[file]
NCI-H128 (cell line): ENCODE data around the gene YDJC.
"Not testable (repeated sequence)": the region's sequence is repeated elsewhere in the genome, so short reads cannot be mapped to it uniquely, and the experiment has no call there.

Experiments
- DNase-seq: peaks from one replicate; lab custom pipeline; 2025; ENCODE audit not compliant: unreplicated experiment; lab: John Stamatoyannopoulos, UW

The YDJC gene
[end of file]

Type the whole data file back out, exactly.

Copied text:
NCI-H128 (cell line): ENCODE data around the gene YDJC.
"Not testable (repeated sequence)": the region's sequence is repeated elsewhere in the genome, so short reads cannot be mapped to it uniquely, and the experiment has no call there.

Experiments
- DNase-seq: peaks from one replicate; lab custom pipeline; 2025; ENCODE audit not compliant: unreplicated experiment; lab: John Stamatoyannopoulos, UW

The YDJC gene